Youth take lead in promoting better nutrition and healthier young lives
The ‘My body, my health: my wealth’ national youth-led campaign aims to promote healthy diets, physical activity, and mental wellness.
PRETORIA, 20 October 2023 – Young people across South Africa are stepping up to tackle the rising physical, mental, and economic costs of unhealthy lifestyles by launching the ‘My body, my health: my wealth’ campaign today at the University of KwaZulu-Natal (UKZN), Pietermaritzburg campus, to mark the end of National Obesity Week, 16 to 20 October.
The campaign, led by UNICEF South Africa Volunteers, aims to raise awareness about the importance of healthy behaviours from a young age and to advocate for changes to the food environment to make healthy eating choices easier, cheaper, and more accessible. The event was attended by the Deputy Minister of Health, Mr. Sibongiseni Dhlomo, UNICEF South Africa Deputy Representative (a.i.), Sufang Guo and UNICEF South Africa Volunteers from UKZN who are playing a lead role in the campaign.
“Good nutrition and physical activity are essential to give children and young people the best start in life,” said Sufang Guo, UNICEF South Africa Deputy Representative (a.i.), speaking at the launch event. “The local environment too often makes healthy food choices and opportunities to be active out of reach for young people, which affects their immediate and longer-term wellbeing,” added Guo.
Non-communicable diseases (NCDs) like diabetes, heart disease and cancer are the leading cause of death and disease in South Africa and carry huge costs to patients, families, communities, the health system and economy at large. A poor diet with excessive sugar, salt, and saturated fat, as well as physical inactivity can significantly increase the risk of NCDs later in life.
Some 31.3 per cent of females and 9.6 per cent of males in the 15-19-year age group across South Africa are overweight or obese. The ‘My body, my health: my wealth’ campaign puts youth voices at the centre through creative design, engaging content, relatable role models, and thought-provoking activations.
The campaign has a nationwide reach through digital and social media, as well as community engagement, while UNICEF South Africa Volunteers, through their Campus Clubs, will drive advocacy initiatives and raise peer knowledge and awareness on the prevention of NCDs. Their message is that youth must be empowered to take charge of their own health, and all young people in South Africa are invited to join the movement.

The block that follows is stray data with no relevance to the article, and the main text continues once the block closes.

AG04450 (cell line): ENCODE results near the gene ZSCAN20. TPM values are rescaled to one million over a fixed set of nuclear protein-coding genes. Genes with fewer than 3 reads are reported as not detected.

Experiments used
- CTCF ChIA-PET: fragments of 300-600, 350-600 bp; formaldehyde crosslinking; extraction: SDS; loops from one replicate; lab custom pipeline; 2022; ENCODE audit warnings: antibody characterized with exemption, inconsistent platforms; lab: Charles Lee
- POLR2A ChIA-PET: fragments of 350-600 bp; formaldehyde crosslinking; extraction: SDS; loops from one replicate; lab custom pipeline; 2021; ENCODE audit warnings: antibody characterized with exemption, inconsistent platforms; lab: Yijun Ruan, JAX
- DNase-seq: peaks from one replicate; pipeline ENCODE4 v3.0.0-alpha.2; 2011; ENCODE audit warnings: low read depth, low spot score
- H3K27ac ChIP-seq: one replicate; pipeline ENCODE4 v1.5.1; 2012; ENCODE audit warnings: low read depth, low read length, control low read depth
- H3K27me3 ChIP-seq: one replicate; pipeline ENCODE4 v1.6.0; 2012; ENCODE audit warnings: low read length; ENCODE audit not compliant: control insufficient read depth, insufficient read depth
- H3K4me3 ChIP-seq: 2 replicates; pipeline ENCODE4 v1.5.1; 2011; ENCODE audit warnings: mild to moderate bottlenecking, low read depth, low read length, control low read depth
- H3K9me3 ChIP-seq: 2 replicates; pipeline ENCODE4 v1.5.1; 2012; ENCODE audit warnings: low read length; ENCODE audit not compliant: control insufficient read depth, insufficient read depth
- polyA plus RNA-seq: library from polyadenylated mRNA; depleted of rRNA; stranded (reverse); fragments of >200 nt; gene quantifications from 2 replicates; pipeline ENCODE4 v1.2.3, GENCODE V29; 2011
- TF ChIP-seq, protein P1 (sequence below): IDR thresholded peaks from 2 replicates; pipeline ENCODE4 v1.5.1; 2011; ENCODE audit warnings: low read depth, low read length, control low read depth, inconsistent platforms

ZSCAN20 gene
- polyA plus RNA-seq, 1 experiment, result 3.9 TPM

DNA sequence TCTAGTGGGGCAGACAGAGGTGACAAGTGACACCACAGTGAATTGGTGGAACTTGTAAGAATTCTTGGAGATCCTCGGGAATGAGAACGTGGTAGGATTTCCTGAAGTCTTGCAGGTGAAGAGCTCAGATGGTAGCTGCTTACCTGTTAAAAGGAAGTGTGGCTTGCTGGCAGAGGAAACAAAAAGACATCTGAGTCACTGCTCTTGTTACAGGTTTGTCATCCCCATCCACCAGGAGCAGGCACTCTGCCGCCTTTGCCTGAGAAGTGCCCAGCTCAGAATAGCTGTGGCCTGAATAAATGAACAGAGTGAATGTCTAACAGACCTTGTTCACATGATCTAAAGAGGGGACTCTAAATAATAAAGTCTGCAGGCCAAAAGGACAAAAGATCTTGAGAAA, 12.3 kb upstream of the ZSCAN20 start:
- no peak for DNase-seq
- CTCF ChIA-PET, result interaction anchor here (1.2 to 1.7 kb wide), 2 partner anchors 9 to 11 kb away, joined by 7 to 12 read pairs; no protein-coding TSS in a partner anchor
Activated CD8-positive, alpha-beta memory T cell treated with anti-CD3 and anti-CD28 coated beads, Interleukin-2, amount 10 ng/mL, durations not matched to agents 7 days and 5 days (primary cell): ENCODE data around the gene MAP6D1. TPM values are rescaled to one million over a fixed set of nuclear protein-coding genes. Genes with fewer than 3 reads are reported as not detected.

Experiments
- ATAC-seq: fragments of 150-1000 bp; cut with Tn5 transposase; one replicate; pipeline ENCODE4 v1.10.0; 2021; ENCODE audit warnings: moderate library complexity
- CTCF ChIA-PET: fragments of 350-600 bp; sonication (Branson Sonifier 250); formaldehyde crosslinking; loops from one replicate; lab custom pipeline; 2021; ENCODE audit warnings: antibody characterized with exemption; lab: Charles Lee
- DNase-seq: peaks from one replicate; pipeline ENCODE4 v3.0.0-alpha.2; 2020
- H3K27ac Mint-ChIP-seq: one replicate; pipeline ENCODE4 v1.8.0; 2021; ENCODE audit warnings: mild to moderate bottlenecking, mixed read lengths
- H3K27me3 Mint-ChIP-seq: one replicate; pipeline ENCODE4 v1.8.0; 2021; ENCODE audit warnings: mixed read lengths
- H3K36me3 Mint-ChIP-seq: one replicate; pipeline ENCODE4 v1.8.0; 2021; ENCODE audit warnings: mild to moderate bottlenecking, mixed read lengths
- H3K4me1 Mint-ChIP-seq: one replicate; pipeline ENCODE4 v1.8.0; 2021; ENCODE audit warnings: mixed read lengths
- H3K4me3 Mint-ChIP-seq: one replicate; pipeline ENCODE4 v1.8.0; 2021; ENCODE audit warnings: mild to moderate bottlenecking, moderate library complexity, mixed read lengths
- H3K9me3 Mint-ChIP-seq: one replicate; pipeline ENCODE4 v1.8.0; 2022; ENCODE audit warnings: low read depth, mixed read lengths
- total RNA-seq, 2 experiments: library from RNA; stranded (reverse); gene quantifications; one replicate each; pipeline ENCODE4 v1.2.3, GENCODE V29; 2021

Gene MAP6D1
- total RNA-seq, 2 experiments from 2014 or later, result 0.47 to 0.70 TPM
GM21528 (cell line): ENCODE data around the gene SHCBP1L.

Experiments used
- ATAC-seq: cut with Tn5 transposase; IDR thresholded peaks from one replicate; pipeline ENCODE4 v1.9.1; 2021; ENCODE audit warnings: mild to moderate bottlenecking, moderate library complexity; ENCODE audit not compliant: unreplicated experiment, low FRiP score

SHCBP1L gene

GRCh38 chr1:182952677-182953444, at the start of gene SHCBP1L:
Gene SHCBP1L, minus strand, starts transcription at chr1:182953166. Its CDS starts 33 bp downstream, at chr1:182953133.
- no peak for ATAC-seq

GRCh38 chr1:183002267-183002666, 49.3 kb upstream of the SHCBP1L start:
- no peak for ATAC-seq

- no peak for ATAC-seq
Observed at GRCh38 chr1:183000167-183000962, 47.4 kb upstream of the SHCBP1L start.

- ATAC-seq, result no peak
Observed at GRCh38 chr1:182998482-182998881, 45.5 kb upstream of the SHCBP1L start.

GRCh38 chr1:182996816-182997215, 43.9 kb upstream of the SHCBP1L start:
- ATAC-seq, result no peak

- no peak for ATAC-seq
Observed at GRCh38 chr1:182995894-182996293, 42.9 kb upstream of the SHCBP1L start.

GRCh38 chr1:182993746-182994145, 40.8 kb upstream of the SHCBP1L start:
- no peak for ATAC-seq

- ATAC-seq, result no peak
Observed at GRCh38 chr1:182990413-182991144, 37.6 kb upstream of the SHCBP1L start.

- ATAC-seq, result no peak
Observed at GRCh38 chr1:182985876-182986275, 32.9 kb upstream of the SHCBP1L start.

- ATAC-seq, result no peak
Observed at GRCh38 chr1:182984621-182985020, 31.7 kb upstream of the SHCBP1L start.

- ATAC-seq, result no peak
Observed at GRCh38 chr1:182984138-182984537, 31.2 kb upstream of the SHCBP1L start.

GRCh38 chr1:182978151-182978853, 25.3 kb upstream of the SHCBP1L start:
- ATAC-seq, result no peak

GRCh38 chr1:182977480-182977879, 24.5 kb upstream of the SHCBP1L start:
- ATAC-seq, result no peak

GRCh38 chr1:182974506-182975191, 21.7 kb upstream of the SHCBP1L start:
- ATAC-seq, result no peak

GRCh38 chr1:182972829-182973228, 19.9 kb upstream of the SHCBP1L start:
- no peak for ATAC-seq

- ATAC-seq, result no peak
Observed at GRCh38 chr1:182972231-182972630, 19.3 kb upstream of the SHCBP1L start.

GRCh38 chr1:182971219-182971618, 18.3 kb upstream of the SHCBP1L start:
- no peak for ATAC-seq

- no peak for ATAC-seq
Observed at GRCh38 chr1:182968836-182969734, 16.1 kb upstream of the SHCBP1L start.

The UNICEF South Africa Volunteers are receiving training and mentoring to maximise their work in advocating for changes to the food environment. This includes ensuring that the draft regulations on the ‘Labelling and Advertising of Foodstuffs in South Africa’ are passed and in-turn enable young people and families to make more informed choices about the food they purchase and consume. These efforts align with the National Strategy for the Prevention and Control of Obesity (2022-2027) and the Prevention and Control of NCDs.
The campaign also calls for improved availability of affordable nutritious food and safer environments that enable physical activity, along with information and access to mental wellbeing support structures.
“I’m learning and understanding more about the food environment and how this influences my dietary habits,” said fifteen-year-old Lerato Koloko, a UNICEF South Africa Volunteer leading the campaign. “This knowledge has empowered me to eat healthily, to nourish my body and to respect myself. Food is not a way to feed my emotions,” added Koloko.
The campaign includes engagement and collaboration with government counterparts and civil society partners in the food systems space to ensure maximum traction and impact. UNICEF South Africa Volunteers encourage all young people to join this movement and to learn more through the campaign page.
Notes to Editors
Statistics come from the South Africa Demographic Health Survey (SADHS 2016), as well as the UNICEF South Africa 2022 study on diet and physical activity among adolescents and youth in South Africa.
Childhood obesity among children under five is 13 per cent, more than two times that of the global average, while 60 per cent of 20–24-year-old women are overweight or obese, compared to about 14.5 per cent of men the same age.
The ‘My body, my health: my wealth’ campaign supports the 2022 ‘National Strategic Plan for the Prevention and Control of Noncommunicable Diseases’ and the National Strategy for the Prevention and Control of Obesity (2022-2027) led by the National Department of Health.
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